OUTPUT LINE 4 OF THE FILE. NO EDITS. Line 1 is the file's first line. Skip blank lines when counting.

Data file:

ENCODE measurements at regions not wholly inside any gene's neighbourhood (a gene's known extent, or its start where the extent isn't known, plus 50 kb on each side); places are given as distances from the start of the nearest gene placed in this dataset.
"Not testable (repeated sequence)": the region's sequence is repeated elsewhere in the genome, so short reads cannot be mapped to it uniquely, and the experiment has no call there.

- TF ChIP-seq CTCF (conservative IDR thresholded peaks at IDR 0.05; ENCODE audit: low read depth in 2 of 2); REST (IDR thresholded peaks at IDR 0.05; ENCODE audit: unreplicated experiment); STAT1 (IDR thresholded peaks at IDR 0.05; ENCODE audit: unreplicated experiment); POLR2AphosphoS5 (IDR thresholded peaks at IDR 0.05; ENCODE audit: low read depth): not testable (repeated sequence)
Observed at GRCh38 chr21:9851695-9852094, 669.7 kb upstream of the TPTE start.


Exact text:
Observed at GRCh38 chr21:9851695-9852094, 669.7 kb upstream of the TPTE start.